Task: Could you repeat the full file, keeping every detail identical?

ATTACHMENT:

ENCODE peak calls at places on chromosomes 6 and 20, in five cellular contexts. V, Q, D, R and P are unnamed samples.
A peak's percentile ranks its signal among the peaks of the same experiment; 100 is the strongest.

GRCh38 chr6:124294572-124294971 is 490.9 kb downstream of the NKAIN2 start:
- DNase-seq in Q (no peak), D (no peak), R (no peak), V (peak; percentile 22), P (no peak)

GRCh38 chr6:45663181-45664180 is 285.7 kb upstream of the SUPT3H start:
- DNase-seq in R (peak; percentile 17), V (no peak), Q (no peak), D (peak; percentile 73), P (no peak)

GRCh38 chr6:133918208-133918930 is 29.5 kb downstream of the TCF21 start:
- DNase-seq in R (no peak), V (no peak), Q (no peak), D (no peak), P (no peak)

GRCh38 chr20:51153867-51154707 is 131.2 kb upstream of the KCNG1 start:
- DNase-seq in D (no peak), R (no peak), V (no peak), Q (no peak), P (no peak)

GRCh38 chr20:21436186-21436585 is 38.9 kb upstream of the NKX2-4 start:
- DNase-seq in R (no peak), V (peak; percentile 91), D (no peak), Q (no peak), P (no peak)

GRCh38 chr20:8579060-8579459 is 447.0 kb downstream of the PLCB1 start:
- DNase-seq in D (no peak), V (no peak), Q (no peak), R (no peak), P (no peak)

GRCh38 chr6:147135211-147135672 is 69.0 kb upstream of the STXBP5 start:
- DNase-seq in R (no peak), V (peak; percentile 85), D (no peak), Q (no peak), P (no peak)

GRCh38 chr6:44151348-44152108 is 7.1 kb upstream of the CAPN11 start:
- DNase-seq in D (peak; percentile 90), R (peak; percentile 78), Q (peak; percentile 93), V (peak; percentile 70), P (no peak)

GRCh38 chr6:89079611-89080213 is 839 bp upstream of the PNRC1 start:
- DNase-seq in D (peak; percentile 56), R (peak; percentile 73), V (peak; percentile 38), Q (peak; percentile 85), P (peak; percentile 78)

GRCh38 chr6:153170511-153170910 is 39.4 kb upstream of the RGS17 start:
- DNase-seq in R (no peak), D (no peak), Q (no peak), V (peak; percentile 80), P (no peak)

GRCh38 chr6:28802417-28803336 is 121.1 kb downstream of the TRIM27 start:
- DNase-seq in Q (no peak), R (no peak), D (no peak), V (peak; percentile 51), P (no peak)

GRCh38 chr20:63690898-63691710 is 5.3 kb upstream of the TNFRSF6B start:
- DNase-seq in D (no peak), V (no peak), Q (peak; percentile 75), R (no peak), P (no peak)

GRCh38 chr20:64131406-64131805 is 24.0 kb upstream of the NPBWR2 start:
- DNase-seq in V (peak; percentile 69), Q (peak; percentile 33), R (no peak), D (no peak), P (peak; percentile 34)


ENCODE peak calls at places on chromosomes 6 and 20, in five cellular contexts. V, Q, D, R and P are unnamed samples.
A peak's percentile ranks its signal among the peaks of the same experiment; 100 is the strongest.

GRCh38 chr6:124294572-124294971 is 490.9 kb downstream of the NKAIN2 start:
- DNase-seq in Q (no peak), D (no peak), R (no peak), V (peak; percentile 22), P (no peak)

GRCh38 chr6:45663181-45664180 is 285.7 kb upstream of the SUPT3H start:
- DNase-seq in R (peak; percentile 17), V (no peak), Q (no peak), D (peak; percentile 73), P (no peak)

GRCh38 chr6:133918208-133918930 is 29.5 kb downstream of the TCF21 start:
- DNase-seq in R (no peak), V (no peak), Q (no peak), D (no peak), P (no peak)

GRCh38 chr20:51153867-51154707 is 131.2 kb upstream of the KCNG1 start:
- DNase-seq in D (no peak), R (no peak), V (no peak), Q (no peak), P (no peak)

GRCh38 chr20:21436186-21436585 is 38.9 kb upstream of the NKX2-4 start:
- DNase-seq in R (no peak), V (peak; percentile 91), D (no peak), Q (no peak), P (no peak)

GRCh38 chr20:8579060-8579459 is 447.0 kb downstream of the PLCB1 start:
- DNase-seq in D (no peak), V (no peak), Q (no peak), R (no peak), P (no peak)

GRCh38 chr6:147135211-147135672 is 69.0 kb upstream of the STXBP5 start:
- DNase-seq in R (no peak), V (peak; percentile 85), D (no peak), Q (no peak), P (no peak)

GRCh38 chr6:44151348-44152108 is 7.1 kb upstream of the CAPN11 start:
- DNase-seq in D (peak; percentile 90), R (peak; percentile 78), Q (peak; percentile 93), V (peak; percentile 70), P (no peak)

GRCh38 chr6:89079611-89080213 is 839 bp upstream of the PNRC1 start:
- DNase-seq in D (peak; percentile 56), R (peak; percentile 73), V (peak; percentile 38), Q (peak; percentile 85), P (peak; percentile 78)

GRCh38 chr6:153170511-153170910 is 39.4 kb upstream of the RGS17 start:
- DNase-seq in R (no peak), D (no peak), Q (no peak), V (peak; percentile 80), P (no peak)

GRCh38 chr6:28802417-28803336 is 121.1 kb downstream of the TRIM27 start:
- DNase-seq in Q (no peak), R (no peak), D (no peak), V (peak; percentile 51), P (no peak)

GRCh38 chr20:63690898-63691710 is 5.3 kb upstream of the TNFRSF6B start:
- DNase-seq in D (no peak), V (no peak), Q (peak; percentile 75), R (no peak), P (no peak)

GRCh38 chr20:64131406-64131805 is 24.0 kb upstream of the NPBWR2 start:
- DNase-seq in V (peak; percentile 69), Q (peak; percentile 33), R (no peak), D (no peak), P (peak; percentile 34)